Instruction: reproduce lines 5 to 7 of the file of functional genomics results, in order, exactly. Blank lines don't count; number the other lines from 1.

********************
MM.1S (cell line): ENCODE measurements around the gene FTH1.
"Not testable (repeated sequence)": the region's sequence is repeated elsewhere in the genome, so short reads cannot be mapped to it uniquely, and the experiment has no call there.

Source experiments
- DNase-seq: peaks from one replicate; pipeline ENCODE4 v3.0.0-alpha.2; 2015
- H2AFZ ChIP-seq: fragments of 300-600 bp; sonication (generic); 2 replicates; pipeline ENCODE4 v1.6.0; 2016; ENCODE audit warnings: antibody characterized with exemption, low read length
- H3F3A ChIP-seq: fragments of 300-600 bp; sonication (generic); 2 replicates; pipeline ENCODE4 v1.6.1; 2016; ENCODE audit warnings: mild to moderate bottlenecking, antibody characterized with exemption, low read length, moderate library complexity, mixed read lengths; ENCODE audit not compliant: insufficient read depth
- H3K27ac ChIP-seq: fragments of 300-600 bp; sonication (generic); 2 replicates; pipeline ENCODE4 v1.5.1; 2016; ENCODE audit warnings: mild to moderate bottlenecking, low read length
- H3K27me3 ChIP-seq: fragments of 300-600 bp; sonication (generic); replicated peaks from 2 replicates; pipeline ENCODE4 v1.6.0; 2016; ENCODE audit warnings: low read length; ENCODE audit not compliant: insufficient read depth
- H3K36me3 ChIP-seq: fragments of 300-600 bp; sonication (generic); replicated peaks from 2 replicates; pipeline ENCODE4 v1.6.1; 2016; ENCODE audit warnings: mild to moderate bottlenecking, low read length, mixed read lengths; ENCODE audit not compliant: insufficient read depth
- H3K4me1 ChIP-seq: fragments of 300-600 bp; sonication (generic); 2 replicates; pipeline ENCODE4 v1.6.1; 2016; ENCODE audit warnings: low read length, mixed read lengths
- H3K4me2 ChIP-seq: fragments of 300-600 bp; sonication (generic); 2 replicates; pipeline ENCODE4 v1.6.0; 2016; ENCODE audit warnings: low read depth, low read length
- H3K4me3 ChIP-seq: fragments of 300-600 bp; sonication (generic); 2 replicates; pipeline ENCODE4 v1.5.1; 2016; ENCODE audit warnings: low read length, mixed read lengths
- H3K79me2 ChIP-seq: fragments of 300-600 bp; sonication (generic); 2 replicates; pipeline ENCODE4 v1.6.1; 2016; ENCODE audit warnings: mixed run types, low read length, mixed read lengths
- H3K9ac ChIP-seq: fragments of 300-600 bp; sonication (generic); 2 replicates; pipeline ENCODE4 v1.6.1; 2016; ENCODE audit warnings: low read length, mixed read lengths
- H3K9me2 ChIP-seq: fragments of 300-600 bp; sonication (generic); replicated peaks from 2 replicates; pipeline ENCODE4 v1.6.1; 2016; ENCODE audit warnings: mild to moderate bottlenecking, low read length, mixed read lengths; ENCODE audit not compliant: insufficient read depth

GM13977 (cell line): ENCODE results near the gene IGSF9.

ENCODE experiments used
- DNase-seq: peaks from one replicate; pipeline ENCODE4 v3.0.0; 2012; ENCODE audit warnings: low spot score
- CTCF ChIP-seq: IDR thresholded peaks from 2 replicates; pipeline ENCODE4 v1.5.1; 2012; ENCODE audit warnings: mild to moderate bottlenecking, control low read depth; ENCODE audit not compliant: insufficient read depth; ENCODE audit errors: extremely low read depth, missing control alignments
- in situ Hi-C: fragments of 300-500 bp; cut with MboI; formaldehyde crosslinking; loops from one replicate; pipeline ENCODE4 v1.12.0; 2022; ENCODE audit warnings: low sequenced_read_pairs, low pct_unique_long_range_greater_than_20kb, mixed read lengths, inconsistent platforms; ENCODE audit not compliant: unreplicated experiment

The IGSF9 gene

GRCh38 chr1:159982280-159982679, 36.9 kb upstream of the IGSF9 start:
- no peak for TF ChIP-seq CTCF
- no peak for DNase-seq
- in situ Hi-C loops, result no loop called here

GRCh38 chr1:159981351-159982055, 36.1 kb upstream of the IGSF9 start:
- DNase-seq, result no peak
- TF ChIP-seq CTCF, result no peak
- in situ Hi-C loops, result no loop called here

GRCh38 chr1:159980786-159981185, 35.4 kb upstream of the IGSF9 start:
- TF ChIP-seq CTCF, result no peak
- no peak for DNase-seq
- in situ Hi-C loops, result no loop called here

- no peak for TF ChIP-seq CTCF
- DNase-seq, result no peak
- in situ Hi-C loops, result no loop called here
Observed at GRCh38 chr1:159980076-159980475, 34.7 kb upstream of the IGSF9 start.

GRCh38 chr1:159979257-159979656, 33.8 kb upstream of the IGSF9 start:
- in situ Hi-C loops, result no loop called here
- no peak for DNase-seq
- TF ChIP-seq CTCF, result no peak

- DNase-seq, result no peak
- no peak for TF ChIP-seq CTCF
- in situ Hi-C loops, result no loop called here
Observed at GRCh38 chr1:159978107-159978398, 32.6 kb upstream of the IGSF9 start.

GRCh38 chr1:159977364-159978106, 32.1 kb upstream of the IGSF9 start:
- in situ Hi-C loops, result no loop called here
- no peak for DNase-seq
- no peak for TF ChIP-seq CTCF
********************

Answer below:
- H2AFZ ChIP-seq: fragments of 300-600 bp; sonication (generic); 2 replicates; pipeline ENCODE4 v1.6.0; 2016; ENCODE audit warnings: antibody characterized with exemption, low read length
- H3F3A ChIP-seq: fragments of 300-600 bp; sonication (generic); 2 replicates; pipeline ENCODE4 v1.6.1; 2016; ENCODE audit warnings: mild to moderate bottlenecking, antibody characterized with exemption, low read length, moderate library complexity, mixed read lengths; ENCODE audit not compliant: insufficient read depth
- H3K27ac ChIP-seq: fragments of 300-600 bp; sonication (generic); 2 replicates; pipeline ENCODE4 v1.5.1; 2016; ENCODE audit warnings: mild to moderate bottlenecking, low read length